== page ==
Panelists wondered whether the balance was tipped towards the influence and importance of pharmaceutical companies and drug donations. They emphasized both the need for innovation and effectively using the treatment and prevention strategies that already exist. What the panelists all agreed upon was the fact that most of the NTDs and EIDs concern primary healthcare facilities and district healthcare facilities and therefore, resource mobilization and coordinated funding in this sector is most needed. It was also raised that while neglect is a political issue, discussions tend to talk little about the role of politicians, governments and decision makers.


Global research for NTDs and EIDs

“CEPI represents one piece of the puzzle we are discussing. All the way through ensuring equity in delivery of the vaccine and interacting with the global health community making sure the goals are aligned with global priorities.” - Frederik Kristensen, Deputy Director of CEPI

Karianne Johansen, Interim Secretariat, CEPI, during the second part of the procession, provided the background for the inception of CEPI following the Ebola virus outbreak. CEPI is a step towards a collaboration to combat EIDs with pandemic potential (20). Its role is to fill the gaps that are created by the lack of market incentives to develop vaccines against priority infectious diseases with pandemic potential. CEPI will finance and coordinate the development of new vaccines to prevent and contain infectious disease epidemics. As epidemics disproportionately affect low-income countries, CEPI will ensure that the vaccines we help develop are affordable, so that price is never a barrier to access, and they are available to populations with the most need (21). Within one year, the public and private funders were able to come together and set off the organization by the end of January 2017.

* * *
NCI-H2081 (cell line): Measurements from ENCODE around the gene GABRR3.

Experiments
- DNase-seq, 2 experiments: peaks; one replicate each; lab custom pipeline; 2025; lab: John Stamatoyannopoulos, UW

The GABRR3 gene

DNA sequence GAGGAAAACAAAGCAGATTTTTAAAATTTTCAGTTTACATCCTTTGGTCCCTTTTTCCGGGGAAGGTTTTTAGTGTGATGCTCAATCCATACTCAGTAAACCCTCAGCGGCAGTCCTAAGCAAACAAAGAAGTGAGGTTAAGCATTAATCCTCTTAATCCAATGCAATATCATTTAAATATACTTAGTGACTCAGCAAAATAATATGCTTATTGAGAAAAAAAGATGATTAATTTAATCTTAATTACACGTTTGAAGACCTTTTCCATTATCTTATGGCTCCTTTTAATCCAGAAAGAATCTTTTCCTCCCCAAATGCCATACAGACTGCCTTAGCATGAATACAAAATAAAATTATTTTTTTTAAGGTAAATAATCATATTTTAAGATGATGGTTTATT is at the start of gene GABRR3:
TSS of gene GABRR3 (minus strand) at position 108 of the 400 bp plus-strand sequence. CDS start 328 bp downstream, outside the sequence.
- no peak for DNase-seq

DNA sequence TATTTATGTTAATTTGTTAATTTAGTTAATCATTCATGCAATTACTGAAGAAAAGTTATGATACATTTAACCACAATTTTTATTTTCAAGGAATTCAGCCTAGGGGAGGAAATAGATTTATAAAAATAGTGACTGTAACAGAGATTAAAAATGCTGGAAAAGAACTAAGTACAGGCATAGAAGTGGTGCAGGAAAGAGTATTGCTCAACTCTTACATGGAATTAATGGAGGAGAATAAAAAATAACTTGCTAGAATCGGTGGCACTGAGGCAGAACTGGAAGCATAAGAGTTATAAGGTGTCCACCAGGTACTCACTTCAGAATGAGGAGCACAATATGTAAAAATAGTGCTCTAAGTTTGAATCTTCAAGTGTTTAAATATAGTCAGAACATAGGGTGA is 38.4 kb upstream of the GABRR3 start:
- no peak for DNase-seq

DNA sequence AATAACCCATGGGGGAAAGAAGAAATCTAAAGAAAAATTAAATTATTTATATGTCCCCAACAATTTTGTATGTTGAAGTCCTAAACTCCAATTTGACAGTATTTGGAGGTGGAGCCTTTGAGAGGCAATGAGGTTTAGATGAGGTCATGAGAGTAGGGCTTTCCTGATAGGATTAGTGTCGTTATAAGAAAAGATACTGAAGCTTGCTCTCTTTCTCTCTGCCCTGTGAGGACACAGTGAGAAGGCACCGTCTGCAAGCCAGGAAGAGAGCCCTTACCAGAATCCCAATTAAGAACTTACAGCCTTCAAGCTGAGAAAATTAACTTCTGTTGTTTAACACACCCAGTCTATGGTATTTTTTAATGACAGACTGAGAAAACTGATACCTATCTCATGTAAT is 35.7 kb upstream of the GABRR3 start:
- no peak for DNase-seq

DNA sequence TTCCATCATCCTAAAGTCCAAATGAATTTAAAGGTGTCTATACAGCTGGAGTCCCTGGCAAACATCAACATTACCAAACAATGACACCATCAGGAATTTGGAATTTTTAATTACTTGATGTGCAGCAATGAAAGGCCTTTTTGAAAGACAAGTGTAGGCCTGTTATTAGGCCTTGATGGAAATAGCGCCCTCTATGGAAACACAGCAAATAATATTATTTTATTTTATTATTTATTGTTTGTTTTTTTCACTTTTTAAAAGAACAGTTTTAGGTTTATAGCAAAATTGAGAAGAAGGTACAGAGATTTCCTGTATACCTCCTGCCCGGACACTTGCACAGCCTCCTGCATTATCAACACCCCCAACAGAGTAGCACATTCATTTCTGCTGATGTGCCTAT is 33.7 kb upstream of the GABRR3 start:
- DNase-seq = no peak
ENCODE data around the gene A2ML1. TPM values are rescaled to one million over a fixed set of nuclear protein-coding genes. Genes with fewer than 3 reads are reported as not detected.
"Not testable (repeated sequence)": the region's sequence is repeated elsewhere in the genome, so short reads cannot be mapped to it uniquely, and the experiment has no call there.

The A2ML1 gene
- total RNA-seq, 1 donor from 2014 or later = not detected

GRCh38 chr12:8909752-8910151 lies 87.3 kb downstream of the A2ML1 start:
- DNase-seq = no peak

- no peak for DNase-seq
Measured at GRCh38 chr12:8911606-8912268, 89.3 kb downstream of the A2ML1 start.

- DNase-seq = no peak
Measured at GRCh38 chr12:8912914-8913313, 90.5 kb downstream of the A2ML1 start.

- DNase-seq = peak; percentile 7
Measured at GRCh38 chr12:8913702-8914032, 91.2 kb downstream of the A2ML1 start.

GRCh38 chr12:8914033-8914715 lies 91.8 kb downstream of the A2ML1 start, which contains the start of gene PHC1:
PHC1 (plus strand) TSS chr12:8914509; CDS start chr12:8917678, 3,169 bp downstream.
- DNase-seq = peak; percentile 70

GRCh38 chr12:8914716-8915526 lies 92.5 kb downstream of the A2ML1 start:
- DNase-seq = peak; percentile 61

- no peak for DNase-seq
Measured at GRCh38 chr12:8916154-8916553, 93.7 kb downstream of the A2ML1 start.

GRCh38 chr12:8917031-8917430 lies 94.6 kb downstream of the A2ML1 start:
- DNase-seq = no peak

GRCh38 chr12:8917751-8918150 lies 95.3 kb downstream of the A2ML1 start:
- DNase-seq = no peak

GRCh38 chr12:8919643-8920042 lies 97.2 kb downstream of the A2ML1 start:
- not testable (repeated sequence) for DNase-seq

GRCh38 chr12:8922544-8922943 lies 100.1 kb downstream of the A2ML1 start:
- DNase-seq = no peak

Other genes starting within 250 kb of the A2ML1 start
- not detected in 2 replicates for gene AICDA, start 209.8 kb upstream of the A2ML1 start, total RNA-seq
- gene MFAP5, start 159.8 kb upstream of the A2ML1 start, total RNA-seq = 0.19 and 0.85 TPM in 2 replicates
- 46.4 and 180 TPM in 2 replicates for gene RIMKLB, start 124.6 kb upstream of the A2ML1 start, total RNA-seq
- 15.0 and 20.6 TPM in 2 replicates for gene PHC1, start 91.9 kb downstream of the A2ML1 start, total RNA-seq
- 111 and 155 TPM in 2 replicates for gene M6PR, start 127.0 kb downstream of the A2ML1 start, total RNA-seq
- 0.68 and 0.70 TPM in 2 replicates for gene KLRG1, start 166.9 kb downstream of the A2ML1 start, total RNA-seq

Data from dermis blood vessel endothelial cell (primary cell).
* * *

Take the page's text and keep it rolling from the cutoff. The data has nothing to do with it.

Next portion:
Detlef Böcking, DLR Project Management Agency, Federal Ministry of Education and Research, Germany, described Germany’s role in funding global health research (examples in Figure 2). When assessing the contributing factors that apply to EIDs, such as microbial adaptation, climate and weather change, change in human demographics, poverty and social inequality as well as diagnostic, treatment and prevention instruments, intersection with the NTDs is evident. Although each set of diseases has to be addressed separately, there is a lot of overlap in systems and approaches for combatting both EIDs and NTDs such as universal health coverage (UHC), health systems strengthening, capacity building, surveillance, diagnostic platforms and vector control. From a research funder’s perspective, Germany is focused on coordinating efforts that reflect the objectives of the WHO and strengthening the national research community, but also international coordination as well as R&D. Ownership of the most affected countries is a prerequisite of research programs (22).